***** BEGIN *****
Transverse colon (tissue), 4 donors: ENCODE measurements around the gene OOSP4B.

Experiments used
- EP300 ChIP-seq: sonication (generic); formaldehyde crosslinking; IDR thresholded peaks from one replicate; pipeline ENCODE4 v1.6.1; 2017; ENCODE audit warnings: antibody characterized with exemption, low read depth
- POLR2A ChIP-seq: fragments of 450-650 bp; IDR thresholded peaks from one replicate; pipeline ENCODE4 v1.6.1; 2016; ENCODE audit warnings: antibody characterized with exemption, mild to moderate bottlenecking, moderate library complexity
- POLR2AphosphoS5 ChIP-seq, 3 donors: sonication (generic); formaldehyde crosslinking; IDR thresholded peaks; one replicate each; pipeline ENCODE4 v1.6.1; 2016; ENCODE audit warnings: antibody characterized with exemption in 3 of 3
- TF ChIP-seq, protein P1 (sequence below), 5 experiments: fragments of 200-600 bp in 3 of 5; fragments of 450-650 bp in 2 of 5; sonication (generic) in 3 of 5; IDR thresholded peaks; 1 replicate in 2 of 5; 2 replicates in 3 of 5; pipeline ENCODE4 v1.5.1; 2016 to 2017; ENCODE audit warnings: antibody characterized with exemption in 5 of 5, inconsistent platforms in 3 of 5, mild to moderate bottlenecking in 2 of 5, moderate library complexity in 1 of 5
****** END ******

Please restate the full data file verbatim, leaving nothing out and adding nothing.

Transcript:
Transverse colon (tissue), 4 donors: ENCODE measurements around the gene OOSP4B.

Experiments used
- EP300 ChIP-seq: sonication (generic); formaldehyde crosslinking; IDR thresholded peaks from one replicate; pipeline ENCODE4 v1.6.1; 2017; ENCODE audit warnings: antibody characterized with exemption, low read depth
- POLR2A ChIP-seq: fragments of 450-650 bp; IDR thresholded peaks from one replicate; pipeline ENCODE4 v1.6.1; 2016; ENCODE audit warnings: antibody characterized with exemption, mild to moderate bottlenecking, moderate library complexity
- POLR2AphosphoS5 ChIP-seq, 3 donors: sonication (generic); formaldehyde crosslinking; IDR thresholded peaks; one replicate each; pipeline ENCODE4 v1.6.1; 2016; ENCODE audit warnings: antibody characterized with exemption in 3 of 3
- TF ChIP-seq, protein P1 (sequence below), 5 experiments: fragments of 200-600 bp in 3 of 5; fragments of 450-650 bp in 2 of 5; sonication (generic) in 3 of 5; IDR thresholded peaks; 1 replicate in 2 of 5; 2 replicates in 3 of 5; pipeline ENCODE4 v1.5.1; 2016 to 2017; ENCODE audit warnings: antibody characterized with exemption in 5 of 5, inconsistent platforms in 3 of 5, mild to moderate bottlenecking in 2 of 5, moderate library complexity in 1 of 5